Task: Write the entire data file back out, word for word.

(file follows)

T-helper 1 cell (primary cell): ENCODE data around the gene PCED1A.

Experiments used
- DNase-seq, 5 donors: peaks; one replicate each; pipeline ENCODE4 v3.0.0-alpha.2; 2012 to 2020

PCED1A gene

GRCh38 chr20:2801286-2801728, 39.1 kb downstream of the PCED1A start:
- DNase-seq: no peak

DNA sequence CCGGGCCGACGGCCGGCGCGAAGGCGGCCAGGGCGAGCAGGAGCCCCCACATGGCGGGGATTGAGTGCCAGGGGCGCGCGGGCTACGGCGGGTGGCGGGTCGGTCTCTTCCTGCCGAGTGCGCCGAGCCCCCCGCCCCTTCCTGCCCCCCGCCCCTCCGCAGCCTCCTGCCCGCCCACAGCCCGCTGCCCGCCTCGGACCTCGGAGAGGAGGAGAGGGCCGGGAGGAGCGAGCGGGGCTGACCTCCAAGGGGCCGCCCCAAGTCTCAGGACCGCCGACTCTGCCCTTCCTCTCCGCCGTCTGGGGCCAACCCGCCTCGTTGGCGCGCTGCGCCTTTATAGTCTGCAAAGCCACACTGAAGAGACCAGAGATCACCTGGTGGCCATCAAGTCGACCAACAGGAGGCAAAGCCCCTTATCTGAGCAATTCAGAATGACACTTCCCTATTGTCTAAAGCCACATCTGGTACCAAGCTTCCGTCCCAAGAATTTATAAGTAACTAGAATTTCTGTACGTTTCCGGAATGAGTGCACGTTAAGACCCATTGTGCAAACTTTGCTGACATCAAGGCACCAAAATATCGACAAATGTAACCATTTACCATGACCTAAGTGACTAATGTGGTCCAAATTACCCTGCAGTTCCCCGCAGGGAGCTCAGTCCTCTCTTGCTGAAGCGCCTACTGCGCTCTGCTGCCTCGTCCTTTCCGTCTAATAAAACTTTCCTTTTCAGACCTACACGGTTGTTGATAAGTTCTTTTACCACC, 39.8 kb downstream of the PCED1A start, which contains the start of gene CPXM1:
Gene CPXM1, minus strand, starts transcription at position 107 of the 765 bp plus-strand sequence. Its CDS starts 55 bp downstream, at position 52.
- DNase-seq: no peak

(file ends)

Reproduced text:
T-helper 1 cell (primary cell): ENCODE data around the gene PCED1A.

Experiments used
- DNase-seq, 5 donors: peaks; one replicate each; pipeline ENCODE4 v3.0.0-alpha.2; 2012 to 2020

PCED1A gene

GRCh38 chr20:2801286-2801728, 39.1 kb downstream of the PCED1A start:
- DNase-seq: no peak

DNA sequence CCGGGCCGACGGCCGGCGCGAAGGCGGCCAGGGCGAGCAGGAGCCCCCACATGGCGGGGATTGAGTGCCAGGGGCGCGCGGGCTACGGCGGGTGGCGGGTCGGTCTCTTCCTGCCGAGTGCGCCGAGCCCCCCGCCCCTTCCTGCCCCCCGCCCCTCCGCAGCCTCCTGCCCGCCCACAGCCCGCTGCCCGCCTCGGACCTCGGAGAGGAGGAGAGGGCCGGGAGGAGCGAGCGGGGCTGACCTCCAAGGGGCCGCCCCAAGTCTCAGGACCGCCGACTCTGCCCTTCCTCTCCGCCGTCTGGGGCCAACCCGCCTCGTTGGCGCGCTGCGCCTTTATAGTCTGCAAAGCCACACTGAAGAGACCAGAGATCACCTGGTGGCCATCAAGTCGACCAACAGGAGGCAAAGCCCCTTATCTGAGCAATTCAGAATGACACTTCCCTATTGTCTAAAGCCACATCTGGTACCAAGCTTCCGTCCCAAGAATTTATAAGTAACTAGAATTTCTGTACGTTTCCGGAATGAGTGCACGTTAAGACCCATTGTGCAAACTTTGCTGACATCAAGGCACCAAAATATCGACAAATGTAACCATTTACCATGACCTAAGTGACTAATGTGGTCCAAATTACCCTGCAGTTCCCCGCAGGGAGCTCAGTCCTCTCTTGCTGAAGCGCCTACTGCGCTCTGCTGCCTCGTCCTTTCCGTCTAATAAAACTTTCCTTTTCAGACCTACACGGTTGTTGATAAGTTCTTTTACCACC, 39.8 kb downstream of the PCED1A start, which contains the start of gene CPXM1:
Gene CPXM1, minus strand, starts transcription at position 107 of the 765 bp plus-strand sequence. Its CDS starts 55 bp downstream, at position 52.
- DNase-seq: no peak